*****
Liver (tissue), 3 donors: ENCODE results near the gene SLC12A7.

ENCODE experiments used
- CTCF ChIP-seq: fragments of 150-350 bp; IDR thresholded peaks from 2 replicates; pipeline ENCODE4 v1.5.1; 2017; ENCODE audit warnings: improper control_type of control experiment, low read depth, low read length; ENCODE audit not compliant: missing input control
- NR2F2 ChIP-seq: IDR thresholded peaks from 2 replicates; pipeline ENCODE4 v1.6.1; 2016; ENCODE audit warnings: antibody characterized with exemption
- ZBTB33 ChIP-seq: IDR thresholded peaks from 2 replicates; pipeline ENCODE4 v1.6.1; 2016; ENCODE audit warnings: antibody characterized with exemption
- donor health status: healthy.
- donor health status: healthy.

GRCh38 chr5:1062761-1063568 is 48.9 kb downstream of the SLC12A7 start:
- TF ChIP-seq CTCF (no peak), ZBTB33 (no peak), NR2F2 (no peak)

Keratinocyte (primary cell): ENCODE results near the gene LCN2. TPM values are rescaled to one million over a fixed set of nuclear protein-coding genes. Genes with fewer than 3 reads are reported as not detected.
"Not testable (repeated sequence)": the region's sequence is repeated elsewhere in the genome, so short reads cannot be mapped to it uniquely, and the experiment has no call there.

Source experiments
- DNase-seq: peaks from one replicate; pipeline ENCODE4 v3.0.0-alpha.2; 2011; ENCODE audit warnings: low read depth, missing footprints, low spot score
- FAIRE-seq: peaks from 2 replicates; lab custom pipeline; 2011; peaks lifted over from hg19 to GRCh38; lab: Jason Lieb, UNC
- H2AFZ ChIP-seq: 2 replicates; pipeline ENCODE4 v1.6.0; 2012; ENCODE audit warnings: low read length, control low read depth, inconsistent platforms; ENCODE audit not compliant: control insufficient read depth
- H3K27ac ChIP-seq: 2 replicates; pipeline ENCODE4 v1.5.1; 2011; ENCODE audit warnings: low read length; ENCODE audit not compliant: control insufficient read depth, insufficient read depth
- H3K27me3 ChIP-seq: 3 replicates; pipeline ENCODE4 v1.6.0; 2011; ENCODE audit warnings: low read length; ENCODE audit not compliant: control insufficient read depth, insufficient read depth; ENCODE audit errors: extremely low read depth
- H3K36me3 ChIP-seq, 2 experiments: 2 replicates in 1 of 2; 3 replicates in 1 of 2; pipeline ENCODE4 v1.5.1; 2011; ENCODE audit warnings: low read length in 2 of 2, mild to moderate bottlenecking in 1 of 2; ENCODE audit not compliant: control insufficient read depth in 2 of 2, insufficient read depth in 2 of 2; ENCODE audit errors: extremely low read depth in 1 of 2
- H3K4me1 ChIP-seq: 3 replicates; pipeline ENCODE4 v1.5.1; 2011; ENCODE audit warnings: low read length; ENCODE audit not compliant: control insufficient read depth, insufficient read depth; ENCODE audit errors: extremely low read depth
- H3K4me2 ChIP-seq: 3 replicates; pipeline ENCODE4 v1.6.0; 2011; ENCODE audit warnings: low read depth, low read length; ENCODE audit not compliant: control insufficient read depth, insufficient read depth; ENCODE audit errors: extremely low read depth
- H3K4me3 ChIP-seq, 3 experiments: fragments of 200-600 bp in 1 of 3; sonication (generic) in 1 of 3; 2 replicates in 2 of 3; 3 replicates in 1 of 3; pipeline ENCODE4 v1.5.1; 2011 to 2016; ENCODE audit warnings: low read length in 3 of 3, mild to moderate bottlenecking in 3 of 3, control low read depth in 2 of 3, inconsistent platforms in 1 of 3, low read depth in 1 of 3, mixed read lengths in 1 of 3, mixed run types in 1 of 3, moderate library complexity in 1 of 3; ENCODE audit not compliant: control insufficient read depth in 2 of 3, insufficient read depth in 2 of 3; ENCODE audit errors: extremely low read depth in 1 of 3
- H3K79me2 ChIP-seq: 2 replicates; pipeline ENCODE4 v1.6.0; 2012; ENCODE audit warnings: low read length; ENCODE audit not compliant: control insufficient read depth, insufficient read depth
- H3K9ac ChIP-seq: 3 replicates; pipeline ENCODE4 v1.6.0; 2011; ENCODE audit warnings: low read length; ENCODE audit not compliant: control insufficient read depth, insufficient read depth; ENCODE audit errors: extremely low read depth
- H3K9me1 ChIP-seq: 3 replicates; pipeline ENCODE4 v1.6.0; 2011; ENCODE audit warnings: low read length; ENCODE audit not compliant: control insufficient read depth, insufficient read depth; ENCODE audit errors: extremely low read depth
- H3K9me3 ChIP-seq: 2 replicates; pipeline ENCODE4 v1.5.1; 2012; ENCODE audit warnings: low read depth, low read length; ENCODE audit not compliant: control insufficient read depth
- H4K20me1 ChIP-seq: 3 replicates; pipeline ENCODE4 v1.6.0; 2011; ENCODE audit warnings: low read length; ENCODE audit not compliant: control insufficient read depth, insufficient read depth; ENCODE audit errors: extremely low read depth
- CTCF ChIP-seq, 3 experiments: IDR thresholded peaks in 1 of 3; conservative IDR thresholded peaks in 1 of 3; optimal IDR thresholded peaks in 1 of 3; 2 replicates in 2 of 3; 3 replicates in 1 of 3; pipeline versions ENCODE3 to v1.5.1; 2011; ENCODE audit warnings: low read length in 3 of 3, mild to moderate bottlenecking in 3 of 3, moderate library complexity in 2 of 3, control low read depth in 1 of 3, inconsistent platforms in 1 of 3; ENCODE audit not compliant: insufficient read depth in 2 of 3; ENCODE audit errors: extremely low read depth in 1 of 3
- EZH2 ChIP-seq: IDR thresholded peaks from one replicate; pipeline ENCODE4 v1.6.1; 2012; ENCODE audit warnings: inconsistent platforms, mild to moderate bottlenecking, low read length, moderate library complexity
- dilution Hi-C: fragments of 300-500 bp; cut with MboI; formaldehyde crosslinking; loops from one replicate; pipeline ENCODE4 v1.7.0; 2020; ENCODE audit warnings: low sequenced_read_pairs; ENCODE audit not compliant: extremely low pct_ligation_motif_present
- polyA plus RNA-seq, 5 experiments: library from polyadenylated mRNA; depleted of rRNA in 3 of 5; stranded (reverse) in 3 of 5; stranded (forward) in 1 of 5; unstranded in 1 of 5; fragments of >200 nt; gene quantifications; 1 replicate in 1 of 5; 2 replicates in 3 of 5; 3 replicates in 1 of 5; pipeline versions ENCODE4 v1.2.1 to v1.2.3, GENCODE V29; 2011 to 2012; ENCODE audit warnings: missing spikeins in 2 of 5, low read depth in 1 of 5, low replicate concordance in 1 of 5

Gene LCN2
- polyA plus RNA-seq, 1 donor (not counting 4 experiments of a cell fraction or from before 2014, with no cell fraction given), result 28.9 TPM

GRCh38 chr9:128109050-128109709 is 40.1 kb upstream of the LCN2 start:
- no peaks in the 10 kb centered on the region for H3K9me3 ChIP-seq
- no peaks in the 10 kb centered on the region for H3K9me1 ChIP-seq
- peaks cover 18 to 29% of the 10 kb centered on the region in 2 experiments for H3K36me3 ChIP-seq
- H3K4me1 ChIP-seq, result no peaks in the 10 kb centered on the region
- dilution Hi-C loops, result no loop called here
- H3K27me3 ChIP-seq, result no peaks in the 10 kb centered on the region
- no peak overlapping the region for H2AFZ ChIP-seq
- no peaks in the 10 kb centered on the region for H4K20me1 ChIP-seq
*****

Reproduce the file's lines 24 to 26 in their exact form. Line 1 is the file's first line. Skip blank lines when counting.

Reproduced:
- H3K9me1 ChIP-seq: 3 replicates; pipeline ENCODE4 v1.6.0; 2011; ENCODE audit warnings: low read length; ENCODE audit not compliant: control insufficient read depth, insufficient read depth; ENCODE audit errors: extremely low read depth
- H3K9me3 ChIP-seq: 2 replicates; pipeline ENCODE4 v1.5.1; 2012; ENCODE audit warnings: low read depth, low read length; ENCODE audit not compliant: control insufficient read depth
- H4K20me1 ChIP-seq: 3 replicates; pipeline ENCODE4 v1.6.0; 2011; ENCODE audit warnings: low read length; ENCODE audit not compliant: control insufficient read depth, insufficient read depth; ENCODE audit errors: extremely low read depth